2014 Bentley Continental GT V8 S

2014 Bentley Continental GT V8 S

Episode 3338
Auto Value and Bumper to BumperTire Rack "The Way Tire Buying Should Be"

The Brits may drive on the wrong side of the road and call soccer, football, but they sure know what they’re doing when it comes to building sporting upper-crust rides. That know-how is best experienced in the Bentley Continental GT, the brand’s sexy superstar. But that nasty streak of performance that has long been lurking beneath its sensuous sheet metal is now even wider.

When Bentley broadened the Continental GT lineup with a V8 model last year, the reasons were simple. Downsizing from a W12 to an eight means better fuel economy and less tax in certain important markets like China. An added no-cost benefit was less weight over the front end that gives the GT V8 a more nimble nature. The 2014 Bentley Continental GT V8 S looks to build on that by adding a little more performance back into the mix. 

For starter, the 4.0-liter V8 gets a boost, or more boost out of its twin turbochargers. Output increases 21-horsepower to 521, torque spins up 15 lb-ft. to 502. The attached ZF close ratio 8-speed automatic transmission with sport mode and steering column-mounted shifters needed no upgrades as it already handles much more power from the W12. 

From there, the ride controlling hardware also gets a “tending to” for a lower ride height and even greater agility. Brake size stays the same, but calipers are now dressed up with red paint. 

Now, a few more horsepower and some suspension tweaks don’t necessarily make for drastic changes in performance. But, there’s only one way to be sure…

With the GT’s rear biased all-wheel-drive, there’s plenty of hook up and go at launch. Power is smooth and plentiful, but there wasn’t quite enough extra thrust to better the standard GT V8 0-60 time of 4.2-seconds. Still that’s only two tenths slower than the last Continental W12 we tested. 

The power never seems to let up, as you smooth shift your way down the track, clearing the ¼ mile in 12.4-seconds and 112 miles-per-hour. Braking power is just as impressive bringing a hasty halt to things in only 118 feet from 60. While piloting some luxury liners through a slalom course does resemble steering a cruise ship from a recliner, this 5,000 pound GT has always been a capable carver.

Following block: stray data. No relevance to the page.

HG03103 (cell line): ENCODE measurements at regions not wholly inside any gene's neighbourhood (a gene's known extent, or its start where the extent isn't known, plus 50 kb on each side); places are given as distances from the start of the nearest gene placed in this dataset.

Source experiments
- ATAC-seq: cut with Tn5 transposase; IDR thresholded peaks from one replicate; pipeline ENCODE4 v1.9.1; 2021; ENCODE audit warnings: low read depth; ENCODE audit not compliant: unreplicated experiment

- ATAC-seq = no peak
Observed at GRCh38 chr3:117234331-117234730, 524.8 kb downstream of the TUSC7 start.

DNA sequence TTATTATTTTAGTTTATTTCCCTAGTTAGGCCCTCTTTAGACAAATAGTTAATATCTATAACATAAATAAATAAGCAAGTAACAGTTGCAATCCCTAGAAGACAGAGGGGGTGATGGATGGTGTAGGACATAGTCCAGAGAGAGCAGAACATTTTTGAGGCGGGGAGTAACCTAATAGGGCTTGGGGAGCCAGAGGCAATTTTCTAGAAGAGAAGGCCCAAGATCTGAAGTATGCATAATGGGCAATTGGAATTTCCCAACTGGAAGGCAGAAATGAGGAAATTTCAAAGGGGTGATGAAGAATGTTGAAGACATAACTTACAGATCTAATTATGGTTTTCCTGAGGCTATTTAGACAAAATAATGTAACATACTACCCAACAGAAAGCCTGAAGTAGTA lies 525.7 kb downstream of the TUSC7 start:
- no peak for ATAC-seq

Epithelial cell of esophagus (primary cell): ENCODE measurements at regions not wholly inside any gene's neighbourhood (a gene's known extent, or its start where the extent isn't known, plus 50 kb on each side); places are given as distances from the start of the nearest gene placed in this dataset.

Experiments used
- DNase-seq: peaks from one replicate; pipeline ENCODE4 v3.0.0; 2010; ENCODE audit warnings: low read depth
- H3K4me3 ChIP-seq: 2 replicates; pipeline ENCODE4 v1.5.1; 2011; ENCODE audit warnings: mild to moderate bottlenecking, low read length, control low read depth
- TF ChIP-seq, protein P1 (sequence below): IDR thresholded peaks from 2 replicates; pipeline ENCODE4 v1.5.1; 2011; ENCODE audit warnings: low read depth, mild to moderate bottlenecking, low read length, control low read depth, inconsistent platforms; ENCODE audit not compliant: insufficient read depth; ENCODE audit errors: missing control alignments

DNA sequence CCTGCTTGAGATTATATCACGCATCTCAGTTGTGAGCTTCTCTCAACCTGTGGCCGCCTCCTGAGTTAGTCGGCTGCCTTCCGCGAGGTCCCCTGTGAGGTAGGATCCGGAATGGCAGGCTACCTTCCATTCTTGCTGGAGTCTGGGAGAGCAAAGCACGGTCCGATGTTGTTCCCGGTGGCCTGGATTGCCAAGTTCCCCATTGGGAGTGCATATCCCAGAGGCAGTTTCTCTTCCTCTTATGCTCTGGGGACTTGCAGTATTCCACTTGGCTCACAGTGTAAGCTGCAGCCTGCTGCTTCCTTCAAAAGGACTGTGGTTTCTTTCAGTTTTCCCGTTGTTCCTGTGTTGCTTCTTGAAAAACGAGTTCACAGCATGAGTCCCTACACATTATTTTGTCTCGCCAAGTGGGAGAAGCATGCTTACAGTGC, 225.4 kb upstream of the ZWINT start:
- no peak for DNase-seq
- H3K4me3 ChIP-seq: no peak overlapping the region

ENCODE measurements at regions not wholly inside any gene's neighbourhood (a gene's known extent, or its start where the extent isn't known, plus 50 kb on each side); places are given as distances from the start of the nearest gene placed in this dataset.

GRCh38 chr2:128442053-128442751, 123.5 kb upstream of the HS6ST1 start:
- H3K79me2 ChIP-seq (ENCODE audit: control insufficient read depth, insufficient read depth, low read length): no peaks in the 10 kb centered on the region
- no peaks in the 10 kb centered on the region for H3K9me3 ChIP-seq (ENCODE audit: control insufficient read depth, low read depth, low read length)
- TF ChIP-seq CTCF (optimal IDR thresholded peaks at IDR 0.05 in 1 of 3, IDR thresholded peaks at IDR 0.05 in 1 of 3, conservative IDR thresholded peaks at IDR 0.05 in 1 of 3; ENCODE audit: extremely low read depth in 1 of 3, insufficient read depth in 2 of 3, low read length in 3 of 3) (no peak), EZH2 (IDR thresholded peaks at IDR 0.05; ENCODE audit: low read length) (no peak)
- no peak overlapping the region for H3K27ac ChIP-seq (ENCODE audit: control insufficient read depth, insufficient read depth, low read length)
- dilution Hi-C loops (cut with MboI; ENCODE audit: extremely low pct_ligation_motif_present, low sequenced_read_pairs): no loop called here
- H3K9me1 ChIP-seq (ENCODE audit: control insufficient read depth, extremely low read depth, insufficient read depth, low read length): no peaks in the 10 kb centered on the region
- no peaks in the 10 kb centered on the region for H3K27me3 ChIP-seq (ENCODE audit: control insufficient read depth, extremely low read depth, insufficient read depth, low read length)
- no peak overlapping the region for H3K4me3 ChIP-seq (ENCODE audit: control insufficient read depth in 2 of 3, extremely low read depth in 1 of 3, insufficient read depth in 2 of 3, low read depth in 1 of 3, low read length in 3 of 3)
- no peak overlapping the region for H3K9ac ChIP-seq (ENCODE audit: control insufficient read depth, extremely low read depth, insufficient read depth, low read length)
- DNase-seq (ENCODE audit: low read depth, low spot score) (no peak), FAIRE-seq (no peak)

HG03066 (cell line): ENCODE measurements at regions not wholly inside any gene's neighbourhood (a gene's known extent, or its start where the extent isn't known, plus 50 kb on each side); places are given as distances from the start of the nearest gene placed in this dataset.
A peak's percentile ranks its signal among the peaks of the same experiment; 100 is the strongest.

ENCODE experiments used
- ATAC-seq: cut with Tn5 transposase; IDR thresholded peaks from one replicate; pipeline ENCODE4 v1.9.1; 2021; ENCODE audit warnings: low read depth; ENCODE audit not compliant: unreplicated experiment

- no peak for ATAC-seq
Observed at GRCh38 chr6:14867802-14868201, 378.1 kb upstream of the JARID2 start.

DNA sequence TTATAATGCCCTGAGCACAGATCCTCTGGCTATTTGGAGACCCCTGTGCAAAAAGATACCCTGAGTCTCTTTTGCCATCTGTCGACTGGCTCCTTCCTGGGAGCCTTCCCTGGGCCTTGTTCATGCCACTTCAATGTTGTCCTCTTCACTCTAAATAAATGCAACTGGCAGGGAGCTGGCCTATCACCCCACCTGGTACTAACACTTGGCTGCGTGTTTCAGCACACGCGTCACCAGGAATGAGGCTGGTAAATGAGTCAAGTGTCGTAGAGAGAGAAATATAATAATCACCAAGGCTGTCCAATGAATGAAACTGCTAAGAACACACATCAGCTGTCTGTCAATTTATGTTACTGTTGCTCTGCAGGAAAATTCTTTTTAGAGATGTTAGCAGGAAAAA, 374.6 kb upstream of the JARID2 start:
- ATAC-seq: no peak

And while you still feel all of the heft, the V8 S’ spring rates have been increased to keep the transfer in check a bit more, bushings stiffened to quicken turn ins, and damping revised to take out more of the float. Steering feel is still pretty dead, but the chassis seems to shed weight as you go, responding better the more you push. 

When you’re driving an updated version of anything, you want people to know, of course. And specific upgrades to the V8 S include a black gloss treatment to the grilles and a front splitter low in the fascia. Side sills get discreetly extended between the standard 20-inch or upgraded 21-inch alloy wheels, and there’s a tasteful V8 S fender badge. Astern, the diffuser also gets a glossy finish, nicely integrating the figure 8-shaped exhaust tips. 

Leather wrapped and comfortably numb is how you feel inside the cabin; and as always, the sky is truly the limit when it comes to materials and color choices. Keep them tasteful, please! The traditional touches like knurled metal, glossy finishes, and organ stops are all still terrific; and most interior controls have a German feel and precision. 

And if open air motoring is more to your liking, just as in other Bentley Continental GT offerings; you can get a convertible as well. The appearance with the top up is not quite as classy or dynamic, but those shortcomings are short-lived as you lower the top into the boot, hit the road, and enjoy some warm spring weather, or even maybe some traditional British gloom. 

Ride quality seemed just as good in the Convertible as the Coupe, despite our Glacier White example riding on limited edition 21-inch Black 7-spoke alloys. 

Government Fuel Economy Ratings come in the same as the standard GT V8, at 15-City, 24-Highway, and 18-Combined. We averaged 17.8 miles-per-gallon of Premium in mixed driving. 

You have to know that this much luxury and fun come at a price, $199,225 for the Coupe and $219,925 for the Convertible. With options, this pair was pushing a cool half-mil, but who’s counting?

The Bentley Continental GT has always been one of our favorite big buck sporting coupes, and this 2014 GT V8 S only reaffirms why we love them so much. But there may be troubled waters on the horizon, with Rolls-Royce offering more technology features and wow factor with their Wraith Coupe, and a “smashing” S-Class Coupe coming from Mercedes-Benz, this Continental GT’s time as lead vehicle might be running out. 


  • Engine: 4.0-liter V8
  • Horsepower: 521
  • Torque: 502 lb-ft.
  • 0-60 mph: 4.2 seconds
  • 1/4 mile: 12.4 seconds @ 112 mph
  • EPA: 15 mpg city/ 24 mpg highway
2023 Mazda3

2023 Mazda3

Still The Same Mazda3, Just A Bit Better